Limitations on Liability – The Enforceability of a Consequential Damages Exclusion

In Far East Aluminum Works Co. Ltd. v. Viracon, Inc.¸ No. 21-1875 (8th Cir. Mar. 9, 2022), Viracon sold Far East specialized windows that changed color in the sun. Only a few manufacturers in the world manufactured comparable color-changing windows. Far East subcontracted with the general contractor of Wynn Palace, a resort under construction in Macau, to supply and install those windows.      

Viracon’s contract with Far East explicitly disclaimed damages for consequential damages. The parties agreed that Viracon would “not be liable under any circumstances for indirect, incidental, consequential, special or punitive damages of any kind.” Viracon disclaimed warranties of merchantability or fitness for a particular purpose. And Viracon limited its exposure to a refund of the purchase price or replacement windows. 

Some of Viracon’s color-changing windows failed after installation. The general contractor demanded that Far East pay for the defective windows’ removal and installation of new ones. Far East, in turn, sued Viracon for $8 million associated with the removal and replacement of the defective windows. Far East argued its damages were not “consequential damages.” And, even if they were, such an exclusion was unconscionable and “failed of its essential purpose.” The appellate court rejected each argument. 

“Direct damages” are those that arise out of the breach itself. In this case, had Viracon refused to refund the purchase price or supply replacement windows, direct damages would be Far East’s cost of obtaining replacement windows. “Consequential damages,” on the other hand, are damages flowing as a consequence of or secondary to the breach. Had Viracon not disclaimed consequential damages, examples would be the labor costs associated with replacing the defective windows and the penalties imposed by the general contractor. The court ruled that “Viracon never promised to remove defective [windows], install new ones, or pay Far East’s business partners.” Instead, Far East’s damages fit squarely within the parties’ exclusion of consequential damages.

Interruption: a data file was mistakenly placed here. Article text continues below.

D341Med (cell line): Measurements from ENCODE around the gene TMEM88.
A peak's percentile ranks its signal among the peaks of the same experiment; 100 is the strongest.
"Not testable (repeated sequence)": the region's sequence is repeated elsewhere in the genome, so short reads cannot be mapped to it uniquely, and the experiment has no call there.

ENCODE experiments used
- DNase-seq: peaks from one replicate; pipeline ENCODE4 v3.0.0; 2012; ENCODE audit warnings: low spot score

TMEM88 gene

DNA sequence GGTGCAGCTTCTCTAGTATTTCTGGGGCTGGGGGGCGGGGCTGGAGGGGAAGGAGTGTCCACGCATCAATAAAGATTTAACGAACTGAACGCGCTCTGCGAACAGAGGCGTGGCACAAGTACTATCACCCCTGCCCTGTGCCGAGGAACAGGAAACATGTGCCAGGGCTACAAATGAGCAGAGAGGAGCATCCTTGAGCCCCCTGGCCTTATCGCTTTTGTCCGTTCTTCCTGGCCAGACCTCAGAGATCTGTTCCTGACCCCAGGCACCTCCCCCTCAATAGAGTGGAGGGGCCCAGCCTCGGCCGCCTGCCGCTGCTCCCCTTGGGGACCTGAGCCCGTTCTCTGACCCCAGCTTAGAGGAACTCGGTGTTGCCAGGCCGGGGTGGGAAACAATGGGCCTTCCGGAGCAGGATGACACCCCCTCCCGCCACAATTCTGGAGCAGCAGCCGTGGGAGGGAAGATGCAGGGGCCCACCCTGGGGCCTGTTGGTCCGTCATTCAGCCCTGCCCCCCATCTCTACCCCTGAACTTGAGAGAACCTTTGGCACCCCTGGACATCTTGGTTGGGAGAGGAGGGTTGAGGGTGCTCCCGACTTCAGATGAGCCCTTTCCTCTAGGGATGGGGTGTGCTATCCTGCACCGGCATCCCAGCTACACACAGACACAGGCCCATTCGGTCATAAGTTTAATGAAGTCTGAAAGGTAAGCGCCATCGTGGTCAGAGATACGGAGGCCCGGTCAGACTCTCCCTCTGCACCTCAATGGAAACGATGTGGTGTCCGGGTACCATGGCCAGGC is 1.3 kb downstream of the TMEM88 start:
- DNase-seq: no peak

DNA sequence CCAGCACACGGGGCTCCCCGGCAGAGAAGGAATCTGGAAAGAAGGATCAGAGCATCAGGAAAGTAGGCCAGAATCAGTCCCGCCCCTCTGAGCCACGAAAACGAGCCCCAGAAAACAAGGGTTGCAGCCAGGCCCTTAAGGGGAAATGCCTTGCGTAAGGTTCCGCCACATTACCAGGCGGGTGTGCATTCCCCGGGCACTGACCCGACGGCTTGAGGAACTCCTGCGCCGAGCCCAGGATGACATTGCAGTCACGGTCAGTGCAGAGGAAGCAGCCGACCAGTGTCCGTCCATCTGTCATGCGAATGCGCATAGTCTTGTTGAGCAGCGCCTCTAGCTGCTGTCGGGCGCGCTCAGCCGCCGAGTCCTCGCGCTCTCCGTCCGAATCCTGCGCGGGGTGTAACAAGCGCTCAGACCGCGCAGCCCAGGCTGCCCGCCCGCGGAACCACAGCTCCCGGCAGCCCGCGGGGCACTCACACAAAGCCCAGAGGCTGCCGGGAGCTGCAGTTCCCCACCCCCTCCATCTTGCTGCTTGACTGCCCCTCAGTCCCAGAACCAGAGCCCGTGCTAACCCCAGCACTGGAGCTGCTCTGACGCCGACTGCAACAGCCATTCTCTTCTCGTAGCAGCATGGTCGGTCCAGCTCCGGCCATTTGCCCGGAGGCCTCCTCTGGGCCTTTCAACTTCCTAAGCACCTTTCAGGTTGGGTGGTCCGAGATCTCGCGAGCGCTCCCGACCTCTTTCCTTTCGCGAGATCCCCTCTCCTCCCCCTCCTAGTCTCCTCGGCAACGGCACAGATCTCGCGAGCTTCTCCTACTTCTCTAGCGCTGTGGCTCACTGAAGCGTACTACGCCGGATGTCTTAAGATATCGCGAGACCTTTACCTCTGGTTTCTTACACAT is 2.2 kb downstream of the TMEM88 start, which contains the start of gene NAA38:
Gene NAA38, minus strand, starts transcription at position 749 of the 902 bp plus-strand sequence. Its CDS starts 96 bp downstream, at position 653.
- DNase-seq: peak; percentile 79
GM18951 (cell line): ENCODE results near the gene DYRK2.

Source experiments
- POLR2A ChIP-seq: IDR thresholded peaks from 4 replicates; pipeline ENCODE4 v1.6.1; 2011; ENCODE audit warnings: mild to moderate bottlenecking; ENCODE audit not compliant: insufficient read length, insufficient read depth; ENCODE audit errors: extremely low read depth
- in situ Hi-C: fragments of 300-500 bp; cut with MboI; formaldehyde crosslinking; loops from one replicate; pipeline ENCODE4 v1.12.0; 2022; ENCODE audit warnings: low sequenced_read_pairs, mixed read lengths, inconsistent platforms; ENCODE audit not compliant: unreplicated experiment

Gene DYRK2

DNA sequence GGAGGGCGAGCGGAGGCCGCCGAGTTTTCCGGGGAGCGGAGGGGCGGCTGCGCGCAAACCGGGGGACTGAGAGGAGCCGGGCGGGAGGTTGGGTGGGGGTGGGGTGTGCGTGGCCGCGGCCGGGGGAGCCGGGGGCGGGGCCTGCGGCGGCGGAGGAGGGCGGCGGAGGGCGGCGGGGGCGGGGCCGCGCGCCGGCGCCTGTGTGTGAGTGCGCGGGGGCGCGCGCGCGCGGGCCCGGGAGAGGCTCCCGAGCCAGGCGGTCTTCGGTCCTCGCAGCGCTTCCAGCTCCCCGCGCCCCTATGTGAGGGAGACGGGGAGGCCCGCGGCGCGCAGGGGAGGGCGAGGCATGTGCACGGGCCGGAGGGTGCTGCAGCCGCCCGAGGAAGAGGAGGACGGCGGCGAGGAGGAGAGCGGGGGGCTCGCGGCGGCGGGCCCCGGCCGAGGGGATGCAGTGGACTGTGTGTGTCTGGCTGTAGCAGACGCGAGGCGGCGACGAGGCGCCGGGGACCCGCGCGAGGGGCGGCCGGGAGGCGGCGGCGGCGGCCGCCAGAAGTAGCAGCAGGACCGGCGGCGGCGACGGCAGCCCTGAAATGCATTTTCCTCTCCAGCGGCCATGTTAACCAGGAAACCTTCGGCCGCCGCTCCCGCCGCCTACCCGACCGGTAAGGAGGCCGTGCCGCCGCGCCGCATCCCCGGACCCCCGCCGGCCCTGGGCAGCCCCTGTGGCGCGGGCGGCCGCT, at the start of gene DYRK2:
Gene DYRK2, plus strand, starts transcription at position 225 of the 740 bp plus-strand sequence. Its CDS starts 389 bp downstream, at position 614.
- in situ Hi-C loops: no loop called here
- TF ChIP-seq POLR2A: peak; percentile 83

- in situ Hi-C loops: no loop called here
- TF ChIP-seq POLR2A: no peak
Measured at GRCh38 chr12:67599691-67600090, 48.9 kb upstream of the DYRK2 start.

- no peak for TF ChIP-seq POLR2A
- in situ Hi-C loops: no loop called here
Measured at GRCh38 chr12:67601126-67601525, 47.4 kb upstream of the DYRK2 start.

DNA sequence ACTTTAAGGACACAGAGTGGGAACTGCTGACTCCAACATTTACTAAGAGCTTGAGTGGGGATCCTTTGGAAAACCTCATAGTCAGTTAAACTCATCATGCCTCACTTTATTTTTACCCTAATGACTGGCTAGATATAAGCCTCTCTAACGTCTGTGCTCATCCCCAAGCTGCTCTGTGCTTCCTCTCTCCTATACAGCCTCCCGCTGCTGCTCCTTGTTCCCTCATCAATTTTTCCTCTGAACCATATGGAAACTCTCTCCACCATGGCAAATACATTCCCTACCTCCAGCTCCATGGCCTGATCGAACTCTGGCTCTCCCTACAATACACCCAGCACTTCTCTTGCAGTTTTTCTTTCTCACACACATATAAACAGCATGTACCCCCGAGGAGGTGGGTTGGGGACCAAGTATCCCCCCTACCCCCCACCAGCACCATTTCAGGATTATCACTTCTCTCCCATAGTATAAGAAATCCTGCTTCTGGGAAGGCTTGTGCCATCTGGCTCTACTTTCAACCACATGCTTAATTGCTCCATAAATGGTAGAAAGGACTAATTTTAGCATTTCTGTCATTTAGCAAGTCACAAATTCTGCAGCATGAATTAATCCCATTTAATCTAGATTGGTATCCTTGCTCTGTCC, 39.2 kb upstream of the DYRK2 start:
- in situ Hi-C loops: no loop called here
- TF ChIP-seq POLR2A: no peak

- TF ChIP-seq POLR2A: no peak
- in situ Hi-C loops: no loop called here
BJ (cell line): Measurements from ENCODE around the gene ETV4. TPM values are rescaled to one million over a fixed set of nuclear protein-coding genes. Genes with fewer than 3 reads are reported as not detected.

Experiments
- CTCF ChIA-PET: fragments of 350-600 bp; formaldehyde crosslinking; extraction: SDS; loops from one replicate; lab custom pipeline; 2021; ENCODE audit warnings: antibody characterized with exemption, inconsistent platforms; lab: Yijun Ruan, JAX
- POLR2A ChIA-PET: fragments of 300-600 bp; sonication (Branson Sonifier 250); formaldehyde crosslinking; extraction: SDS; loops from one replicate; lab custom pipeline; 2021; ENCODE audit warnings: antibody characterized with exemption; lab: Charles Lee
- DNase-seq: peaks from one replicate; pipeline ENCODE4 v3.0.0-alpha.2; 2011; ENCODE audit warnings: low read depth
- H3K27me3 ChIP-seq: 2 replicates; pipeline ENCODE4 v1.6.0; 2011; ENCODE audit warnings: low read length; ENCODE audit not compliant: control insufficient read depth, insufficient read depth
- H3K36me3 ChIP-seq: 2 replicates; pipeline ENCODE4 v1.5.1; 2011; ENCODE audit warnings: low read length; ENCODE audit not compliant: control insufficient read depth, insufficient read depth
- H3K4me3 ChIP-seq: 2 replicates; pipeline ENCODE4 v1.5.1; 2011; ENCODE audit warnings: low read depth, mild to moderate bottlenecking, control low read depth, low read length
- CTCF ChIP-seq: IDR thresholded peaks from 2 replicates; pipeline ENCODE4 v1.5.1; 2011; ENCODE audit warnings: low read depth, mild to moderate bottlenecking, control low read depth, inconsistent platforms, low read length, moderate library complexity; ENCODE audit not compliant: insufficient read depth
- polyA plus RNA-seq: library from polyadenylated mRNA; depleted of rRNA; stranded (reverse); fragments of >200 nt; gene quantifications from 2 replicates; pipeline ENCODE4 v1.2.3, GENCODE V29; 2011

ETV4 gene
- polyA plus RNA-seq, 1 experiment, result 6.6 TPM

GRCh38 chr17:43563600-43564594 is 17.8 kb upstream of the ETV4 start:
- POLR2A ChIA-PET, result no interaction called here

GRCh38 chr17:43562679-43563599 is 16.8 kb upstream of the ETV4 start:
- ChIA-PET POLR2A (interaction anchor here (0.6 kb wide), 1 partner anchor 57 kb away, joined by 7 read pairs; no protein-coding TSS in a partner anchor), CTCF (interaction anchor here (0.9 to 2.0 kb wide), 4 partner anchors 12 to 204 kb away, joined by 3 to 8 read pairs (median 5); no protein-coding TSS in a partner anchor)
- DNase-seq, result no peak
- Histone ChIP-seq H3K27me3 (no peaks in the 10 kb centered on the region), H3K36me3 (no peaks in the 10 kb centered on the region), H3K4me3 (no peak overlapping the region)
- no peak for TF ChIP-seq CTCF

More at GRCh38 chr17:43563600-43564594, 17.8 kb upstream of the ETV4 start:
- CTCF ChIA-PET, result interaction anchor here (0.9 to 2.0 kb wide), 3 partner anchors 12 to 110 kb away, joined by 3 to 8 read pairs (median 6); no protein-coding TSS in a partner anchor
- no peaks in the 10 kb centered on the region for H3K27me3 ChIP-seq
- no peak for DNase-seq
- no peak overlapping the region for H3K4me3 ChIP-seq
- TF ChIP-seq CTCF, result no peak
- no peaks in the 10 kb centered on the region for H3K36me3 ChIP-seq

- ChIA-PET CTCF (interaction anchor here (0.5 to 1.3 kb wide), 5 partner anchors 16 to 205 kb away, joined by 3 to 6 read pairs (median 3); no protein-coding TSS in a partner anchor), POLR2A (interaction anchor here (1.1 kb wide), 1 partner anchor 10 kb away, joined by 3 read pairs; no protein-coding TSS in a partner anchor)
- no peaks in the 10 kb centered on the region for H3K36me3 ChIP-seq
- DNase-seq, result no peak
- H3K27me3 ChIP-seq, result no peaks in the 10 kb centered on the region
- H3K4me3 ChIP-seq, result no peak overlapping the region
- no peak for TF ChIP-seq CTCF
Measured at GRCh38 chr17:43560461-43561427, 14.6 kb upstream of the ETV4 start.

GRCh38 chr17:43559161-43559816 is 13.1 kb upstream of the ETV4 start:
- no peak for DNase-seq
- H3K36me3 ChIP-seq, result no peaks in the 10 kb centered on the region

The court similarly rejected Far East’s equitable arguments. The parties’ equal bargaining power and sophistication level were dispositive. As to unconscionability, the court concluded that “when two merchants of relatively equal bargaining power agree to allocate the risk of loss in a contract, it is not the court’s job to shift the risk elsewhere.” The same rationale applied to Far East’s argument that its contractual remedy failed of its essential purpose. The court stated, “In merchant-to-merchant transactions, when the warranted item is highly complex and sophisticated . . . even if the refund-or-replace remedy in the parties’ contract fails of its essential purpose . . . the consequential-damages exclusion is still valid and enforceable.” 

Key Takeaways

  • A limitation-of-liability clause might fall into the category of “boilerplate” that many in business — and maybe even some lawyers — gloss over. They are hard to read because they are usually written in all caps. Sometimes, they’re also bolded. But those provisions have major implications when something goes wrong. 
  • It might seem unfair that the defective product’s manufacturer escaped liability and the purchaser ended up holding the bag. But the court got this right. The parties were free to negotiate their contract and price it according to the relative risks. If Far East wanted to shift the full cost of replacing defective windows onto Viracon, Viracon could have weighed the risk and priced its goods accordingly. In this case, Far East probably got a better price. But that bargain came with the “cost” of the vendor having limited liability. 
  • Businesses should not leave the terms of a purchase agreement or contract to someone in procurement. Even to a lawyer, it’s not always clear what are “direct damages” and what qualifies as “special” or “consequential damages.” 
  • While not clear from the court’s opinion, it’s very possible Viracon’s limitation-in-liability clause was embedded in a purchase agreement or a similar set of terms and conditions. Companies should be wary of signing those documents without reviewing them because they are almost always one-sided. Have an in-house or outside lawyer review first. 

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